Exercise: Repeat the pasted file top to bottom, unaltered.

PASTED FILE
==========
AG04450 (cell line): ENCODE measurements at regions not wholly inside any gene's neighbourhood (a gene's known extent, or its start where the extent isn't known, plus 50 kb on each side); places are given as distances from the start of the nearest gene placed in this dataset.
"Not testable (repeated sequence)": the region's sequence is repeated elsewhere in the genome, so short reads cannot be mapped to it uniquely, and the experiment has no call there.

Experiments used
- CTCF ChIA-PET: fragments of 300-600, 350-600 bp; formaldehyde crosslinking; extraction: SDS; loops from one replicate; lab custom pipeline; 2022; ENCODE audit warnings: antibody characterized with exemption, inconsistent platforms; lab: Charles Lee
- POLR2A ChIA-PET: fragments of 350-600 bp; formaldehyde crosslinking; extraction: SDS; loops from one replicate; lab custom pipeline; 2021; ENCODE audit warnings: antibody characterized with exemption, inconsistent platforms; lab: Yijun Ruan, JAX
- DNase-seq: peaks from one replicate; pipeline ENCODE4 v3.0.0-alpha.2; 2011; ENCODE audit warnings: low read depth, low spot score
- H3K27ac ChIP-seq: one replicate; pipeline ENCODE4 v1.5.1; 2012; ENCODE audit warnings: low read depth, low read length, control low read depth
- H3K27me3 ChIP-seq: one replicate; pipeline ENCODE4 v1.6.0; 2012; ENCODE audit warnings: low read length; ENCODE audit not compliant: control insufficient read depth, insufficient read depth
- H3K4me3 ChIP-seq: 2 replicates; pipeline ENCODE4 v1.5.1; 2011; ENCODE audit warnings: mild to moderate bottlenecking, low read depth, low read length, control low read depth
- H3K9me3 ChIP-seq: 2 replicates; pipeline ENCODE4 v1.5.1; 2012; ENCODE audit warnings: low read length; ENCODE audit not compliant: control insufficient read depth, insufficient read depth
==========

AG04450 (cell line): ENCODE measurements at regions not wholly inside any gene's neighbourhood (a gene's known extent, or its start where the extent isn't known, plus 50 kb on each side); places are given as distances from the start of the nearest gene placed in this dataset.
"Not testable (repeated sequence)": the region's sequence is repeated elsewhere in the genome, so short reads cannot be mapped to it uniquely, and the experiment has no call there.

Experiments used
- CTCF ChIA-PET: fragments of 300-600, 350-600 bp; formaldehyde crosslinking; extraction: SDS; loops from one replicate; lab custom pipeline; 2022; ENCODE audit warnings: antibody characterized with exemption, inconsistent platforms; lab: Charles Lee
- POLR2A ChIA-PET: fragments of 350-600 bp; formaldehyde crosslinking; extraction: SDS; loops from one replicate; lab custom pipeline; 2021; ENCODE audit warnings: antibody characterized with exemption, inconsistent platforms; lab: Yijun Ruan, JAX
- DNase-seq: peaks from one replicate; pipeline ENCODE4 v3.0.0-alpha.2; 2011; ENCODE audit warnings: low read depth, low spot score
- H3K27ac ChIP-seq: one replicate; pipeline ENCODE4 v1.5.1; 2012; ENCODE audit warnings: low read depth, low read length, control low read depth
- H3K27me3 ChIP-seq: one replicate; pipeline ENCODE4 v1.6.0; 2012; ENCODE audit warnings: low read length; ENCODE audit not compliant: control insufficient read depth, insufficient read depth
- H3K4me3 ChIP-seq: 2 replicates; pipeline ENCODE4 v1.5.1; 2011; ENCODE audit warnings: mild to moderate bottlenecking, low read depth, low read length, control low read depth
- H3K9me3 ChIP-seq: 2 replicates; pipeline ENCODE4 v1.5.1; 2012; ENCODE audit warnings: low read length; ENCODE audit not compliant: control insufficient read depth, insufficient read depth